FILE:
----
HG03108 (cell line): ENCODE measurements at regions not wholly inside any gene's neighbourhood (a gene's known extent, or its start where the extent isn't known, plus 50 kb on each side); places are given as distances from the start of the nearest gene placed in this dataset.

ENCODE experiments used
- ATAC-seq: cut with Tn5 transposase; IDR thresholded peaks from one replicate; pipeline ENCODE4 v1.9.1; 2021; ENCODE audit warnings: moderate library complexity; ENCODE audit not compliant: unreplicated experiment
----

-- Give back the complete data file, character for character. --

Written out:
HG03108 (cell line): ENCODE measurements at regions not wholly inside any gene's neighbourhood (a gene's known extent, or its start where the extent isn't known, plus 50 kb on each side); places are given as distances from the start of the nearest gene placed in this dataset.

ENCODE experiments used
- ATAC-seq: cut with Tn5 transposase; IDR thresholded peaks from one replicate; pipeline ENCODE4 v1.9.1; 2021; ENCODE audit warnings: moderate library complexity; ENCODE audit not compliant: unreplicated experiment